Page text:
Earlier this week, after months of behind-the-scenes staff work to shape a bill that would pass an otherwise gridlocked Congress, President Biden finalized plans for a generational investment of U.S. resources to address climate change. Getting the bill to his desk was a political feat that required bringing opposing wings of his party together. Whether the policy investments outlined in the Inflation Reduction Act of 2022 are successful in stemming the impacts of global climate change will require a different kind of coalition building, one where evidence is front and center in shaping how the law is implemented and data is brought to bear in new ways to measure whether it’s working. Thankfully, while many of the climate investments will require standing up new programs, the agencies responsible for doing so aren’t starting from scratch. There’s a playbook for success if decision makers follow the evidence.
The $370 billion in climate-related investments within the Inflation Reduction Act is a significant step by the United States to reduce its greenhouse gas emissions and limit its contribution to climate change, a problem that affects everyone across the globe. With this bill, the United States is investing in solutions that lift up communities with low income and disadvantaged communities that are disproportionately impacted by climate change. Achieving these climate and equity goals will require effectively engaging with communities that far too often have been left behind by government programs and measuring if the programs are having the intended impacts.
The legislation includes $3 billion in Environmental and Climate Justice grants for states as block grants, which could create opportunity for innovative approaches based on local conditions. In practice, though, block grants have been susceptible to discriminatory policies and procedures that can inhibit otherwise qualified individuals, families, companies, and organizations from accessing much-needed funds in their communities.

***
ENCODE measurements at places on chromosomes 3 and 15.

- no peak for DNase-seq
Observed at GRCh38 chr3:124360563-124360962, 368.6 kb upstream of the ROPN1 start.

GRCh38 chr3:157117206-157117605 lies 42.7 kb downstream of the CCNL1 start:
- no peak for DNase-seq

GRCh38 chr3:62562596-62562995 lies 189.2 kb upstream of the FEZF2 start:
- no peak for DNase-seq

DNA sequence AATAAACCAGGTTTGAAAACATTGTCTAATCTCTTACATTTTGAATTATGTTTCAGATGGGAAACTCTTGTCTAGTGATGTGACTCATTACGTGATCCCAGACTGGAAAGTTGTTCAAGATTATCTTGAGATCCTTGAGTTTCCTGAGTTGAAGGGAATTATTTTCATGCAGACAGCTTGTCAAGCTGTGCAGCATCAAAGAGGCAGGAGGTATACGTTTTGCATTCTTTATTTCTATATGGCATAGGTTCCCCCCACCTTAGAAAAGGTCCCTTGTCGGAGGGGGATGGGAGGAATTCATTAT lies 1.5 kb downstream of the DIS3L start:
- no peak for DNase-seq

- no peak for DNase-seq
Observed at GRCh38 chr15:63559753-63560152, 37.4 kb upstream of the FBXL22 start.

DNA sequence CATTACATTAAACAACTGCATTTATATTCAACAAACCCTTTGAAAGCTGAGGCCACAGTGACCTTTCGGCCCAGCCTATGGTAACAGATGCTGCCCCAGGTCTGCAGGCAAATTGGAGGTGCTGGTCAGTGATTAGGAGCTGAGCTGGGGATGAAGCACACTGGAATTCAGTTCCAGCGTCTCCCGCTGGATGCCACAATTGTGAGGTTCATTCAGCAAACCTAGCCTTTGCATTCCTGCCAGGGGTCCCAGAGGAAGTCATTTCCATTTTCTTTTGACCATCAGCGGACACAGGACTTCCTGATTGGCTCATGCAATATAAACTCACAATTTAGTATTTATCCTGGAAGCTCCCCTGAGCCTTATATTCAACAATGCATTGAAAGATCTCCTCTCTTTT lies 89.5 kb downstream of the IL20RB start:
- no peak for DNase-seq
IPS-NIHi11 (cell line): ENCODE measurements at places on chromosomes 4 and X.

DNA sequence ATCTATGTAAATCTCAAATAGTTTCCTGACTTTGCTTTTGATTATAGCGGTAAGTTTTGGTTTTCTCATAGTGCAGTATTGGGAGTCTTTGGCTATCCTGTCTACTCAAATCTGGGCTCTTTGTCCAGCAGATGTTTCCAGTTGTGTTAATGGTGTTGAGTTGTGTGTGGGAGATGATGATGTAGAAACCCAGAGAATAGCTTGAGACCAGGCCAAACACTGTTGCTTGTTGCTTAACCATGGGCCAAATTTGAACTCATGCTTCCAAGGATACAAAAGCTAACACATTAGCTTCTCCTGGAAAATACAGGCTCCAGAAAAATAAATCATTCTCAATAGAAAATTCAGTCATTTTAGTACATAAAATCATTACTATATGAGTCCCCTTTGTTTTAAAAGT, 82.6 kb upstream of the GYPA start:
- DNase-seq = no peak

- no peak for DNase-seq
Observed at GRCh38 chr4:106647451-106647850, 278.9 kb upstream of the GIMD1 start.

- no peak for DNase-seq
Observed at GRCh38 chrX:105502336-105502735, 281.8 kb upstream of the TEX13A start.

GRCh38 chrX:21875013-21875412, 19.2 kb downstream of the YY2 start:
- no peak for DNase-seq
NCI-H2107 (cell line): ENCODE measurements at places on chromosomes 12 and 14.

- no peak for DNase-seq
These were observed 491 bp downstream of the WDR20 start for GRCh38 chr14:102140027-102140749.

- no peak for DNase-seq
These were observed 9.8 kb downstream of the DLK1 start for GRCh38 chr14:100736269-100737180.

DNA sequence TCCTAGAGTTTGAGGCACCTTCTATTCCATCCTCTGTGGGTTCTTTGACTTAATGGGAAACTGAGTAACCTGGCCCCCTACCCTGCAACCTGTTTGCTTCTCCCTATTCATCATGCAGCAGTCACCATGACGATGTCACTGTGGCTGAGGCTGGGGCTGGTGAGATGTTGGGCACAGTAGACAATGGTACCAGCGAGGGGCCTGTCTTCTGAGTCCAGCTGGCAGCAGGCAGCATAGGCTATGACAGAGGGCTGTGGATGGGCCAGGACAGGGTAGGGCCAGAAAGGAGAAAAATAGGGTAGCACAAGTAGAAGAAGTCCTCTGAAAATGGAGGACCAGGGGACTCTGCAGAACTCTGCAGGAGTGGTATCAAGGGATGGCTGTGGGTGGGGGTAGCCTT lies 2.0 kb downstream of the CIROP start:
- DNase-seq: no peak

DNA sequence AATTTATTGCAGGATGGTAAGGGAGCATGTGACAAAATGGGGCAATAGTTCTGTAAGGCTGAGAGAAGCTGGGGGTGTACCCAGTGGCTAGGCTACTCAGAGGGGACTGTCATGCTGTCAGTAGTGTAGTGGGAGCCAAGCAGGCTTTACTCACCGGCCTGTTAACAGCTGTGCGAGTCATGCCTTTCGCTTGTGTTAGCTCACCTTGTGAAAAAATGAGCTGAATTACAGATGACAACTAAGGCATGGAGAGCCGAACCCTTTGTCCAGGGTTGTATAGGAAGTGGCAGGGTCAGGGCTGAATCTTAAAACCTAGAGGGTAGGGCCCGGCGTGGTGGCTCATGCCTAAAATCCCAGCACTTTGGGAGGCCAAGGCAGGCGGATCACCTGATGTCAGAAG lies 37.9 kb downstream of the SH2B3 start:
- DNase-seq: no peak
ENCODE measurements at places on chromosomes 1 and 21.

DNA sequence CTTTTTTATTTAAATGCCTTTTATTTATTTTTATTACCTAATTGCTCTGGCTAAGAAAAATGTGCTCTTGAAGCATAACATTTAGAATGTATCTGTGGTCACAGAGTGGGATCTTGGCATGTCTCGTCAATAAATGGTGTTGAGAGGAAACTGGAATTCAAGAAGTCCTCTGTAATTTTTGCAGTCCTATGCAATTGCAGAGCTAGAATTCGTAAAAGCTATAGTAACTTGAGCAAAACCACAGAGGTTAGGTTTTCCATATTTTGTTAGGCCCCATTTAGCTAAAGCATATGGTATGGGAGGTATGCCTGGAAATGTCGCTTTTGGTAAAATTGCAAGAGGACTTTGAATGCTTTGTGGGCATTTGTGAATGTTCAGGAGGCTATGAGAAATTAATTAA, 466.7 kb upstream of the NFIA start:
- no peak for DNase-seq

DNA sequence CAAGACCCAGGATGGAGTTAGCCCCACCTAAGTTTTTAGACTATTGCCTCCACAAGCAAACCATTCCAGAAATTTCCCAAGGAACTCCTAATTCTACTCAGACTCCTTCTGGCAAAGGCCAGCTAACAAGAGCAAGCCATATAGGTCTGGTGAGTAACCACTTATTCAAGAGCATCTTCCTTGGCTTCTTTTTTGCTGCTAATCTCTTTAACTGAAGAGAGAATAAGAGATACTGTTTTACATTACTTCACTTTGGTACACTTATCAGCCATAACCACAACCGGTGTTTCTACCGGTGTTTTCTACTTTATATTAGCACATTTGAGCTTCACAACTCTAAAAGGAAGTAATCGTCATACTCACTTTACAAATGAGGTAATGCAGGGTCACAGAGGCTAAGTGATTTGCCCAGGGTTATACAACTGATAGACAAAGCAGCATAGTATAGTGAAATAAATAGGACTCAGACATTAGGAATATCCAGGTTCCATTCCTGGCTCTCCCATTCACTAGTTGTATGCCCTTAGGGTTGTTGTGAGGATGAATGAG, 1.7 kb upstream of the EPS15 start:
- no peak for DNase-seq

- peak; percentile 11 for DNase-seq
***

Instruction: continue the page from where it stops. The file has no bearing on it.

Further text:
Similarly, $15 billion in targeted funding to support clean energy and emissions reduction in communities with low income and disadvantaged communities will require federal agencies to engage these groups in more meaningful ways if there is any hope of this funding having the intended effects on their environment and improving outcomes for these communities.
The evidence community should celebrate this landmark step forward for the United States. But the government’s acknowledgement of the role it can play in addressing climate change and in investing in people that have been left behind by other landmark legislation means its real work is just beginning. Agencies implementing this legislation should follow the evidence to have the best shot at success.
Vigorously engage to reach communities, powered by evidence.
Agencies should use equity impact assessments to not only predict the impacts of proposed policies, but also to monitor and refine policy changes as they are enacted. It also means prioritizing the collection and analysis of comprehensive data across programs, including specific data on race and ethnicity which can be used to better direct services and supports to the design of programs. These were among the ideas Mathematica shared with the Office of Management and Budget in 2021 that continue to be relevant to the agencies charged with implementing these new investments.